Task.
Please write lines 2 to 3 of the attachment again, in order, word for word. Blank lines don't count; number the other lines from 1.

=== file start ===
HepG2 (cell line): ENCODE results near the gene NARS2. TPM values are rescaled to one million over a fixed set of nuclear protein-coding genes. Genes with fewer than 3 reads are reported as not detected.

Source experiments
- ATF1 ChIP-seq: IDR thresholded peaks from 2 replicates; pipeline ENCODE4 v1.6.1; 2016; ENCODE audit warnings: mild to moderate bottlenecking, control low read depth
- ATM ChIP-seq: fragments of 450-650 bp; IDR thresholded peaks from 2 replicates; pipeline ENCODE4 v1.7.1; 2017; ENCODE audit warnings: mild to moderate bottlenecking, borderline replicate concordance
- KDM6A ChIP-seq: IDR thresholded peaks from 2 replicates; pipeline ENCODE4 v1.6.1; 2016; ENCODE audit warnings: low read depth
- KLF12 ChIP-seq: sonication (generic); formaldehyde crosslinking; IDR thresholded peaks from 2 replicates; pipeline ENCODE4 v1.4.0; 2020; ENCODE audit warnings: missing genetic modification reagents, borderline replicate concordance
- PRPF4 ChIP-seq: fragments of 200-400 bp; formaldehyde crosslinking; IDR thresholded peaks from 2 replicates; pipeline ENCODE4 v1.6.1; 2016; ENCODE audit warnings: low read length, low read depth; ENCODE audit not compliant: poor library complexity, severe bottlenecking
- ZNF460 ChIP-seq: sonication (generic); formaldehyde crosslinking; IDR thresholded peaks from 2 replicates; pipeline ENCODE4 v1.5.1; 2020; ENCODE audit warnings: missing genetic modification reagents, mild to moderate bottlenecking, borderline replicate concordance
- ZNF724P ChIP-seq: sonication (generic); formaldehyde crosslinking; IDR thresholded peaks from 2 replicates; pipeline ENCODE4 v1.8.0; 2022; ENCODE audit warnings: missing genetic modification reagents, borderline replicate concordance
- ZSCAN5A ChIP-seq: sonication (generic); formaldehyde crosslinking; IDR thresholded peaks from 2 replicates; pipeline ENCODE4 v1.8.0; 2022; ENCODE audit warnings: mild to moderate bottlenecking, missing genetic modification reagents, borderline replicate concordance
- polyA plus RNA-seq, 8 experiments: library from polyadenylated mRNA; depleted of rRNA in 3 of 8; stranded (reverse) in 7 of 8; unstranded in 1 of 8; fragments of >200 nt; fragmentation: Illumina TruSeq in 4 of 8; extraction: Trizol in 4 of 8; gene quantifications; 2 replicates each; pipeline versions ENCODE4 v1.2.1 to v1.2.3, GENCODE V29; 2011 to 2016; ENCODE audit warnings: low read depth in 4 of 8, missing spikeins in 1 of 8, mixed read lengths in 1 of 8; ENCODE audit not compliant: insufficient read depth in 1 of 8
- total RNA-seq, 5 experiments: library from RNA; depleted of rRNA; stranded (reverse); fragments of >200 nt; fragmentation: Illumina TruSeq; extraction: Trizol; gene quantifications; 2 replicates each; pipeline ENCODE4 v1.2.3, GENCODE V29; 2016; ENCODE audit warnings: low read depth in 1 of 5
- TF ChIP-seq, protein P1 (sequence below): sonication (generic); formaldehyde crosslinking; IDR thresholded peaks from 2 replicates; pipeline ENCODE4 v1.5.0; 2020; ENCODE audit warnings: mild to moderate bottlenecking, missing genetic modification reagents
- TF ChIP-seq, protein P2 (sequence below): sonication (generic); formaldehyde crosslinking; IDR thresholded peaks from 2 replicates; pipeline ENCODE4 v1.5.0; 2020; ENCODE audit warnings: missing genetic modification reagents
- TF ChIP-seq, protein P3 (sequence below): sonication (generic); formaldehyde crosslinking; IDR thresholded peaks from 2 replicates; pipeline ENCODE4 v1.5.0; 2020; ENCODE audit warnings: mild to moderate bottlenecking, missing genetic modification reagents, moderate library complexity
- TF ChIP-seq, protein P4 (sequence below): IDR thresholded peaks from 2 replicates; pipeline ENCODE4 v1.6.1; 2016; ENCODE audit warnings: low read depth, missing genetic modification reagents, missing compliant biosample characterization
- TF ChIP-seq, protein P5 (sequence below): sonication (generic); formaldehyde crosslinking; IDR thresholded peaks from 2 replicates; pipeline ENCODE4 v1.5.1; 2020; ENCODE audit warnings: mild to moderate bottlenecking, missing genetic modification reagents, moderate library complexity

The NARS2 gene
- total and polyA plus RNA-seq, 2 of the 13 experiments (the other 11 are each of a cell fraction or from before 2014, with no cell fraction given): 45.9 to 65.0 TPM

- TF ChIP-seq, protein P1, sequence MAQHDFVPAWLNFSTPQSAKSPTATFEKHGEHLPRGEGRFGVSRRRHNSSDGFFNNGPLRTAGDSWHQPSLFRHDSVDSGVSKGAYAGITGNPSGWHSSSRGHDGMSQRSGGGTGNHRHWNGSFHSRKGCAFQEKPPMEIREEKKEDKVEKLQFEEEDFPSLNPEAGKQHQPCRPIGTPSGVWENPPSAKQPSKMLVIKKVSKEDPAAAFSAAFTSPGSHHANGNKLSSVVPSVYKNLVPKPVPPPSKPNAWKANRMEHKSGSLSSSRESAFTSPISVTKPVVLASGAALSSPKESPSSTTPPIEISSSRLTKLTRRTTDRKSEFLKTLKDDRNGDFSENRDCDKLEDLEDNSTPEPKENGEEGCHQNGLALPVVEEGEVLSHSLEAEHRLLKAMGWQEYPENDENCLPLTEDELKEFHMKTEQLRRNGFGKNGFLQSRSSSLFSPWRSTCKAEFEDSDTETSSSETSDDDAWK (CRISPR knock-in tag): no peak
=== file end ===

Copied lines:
Source experiments
- ATF1 ChIP-seq: IDR thresholded peaks from 2 replicates; pipeline ENCODE4 v1.6.1; 2016; ENCODE audit warnings: mild to moderate bottlenecking, control low read depth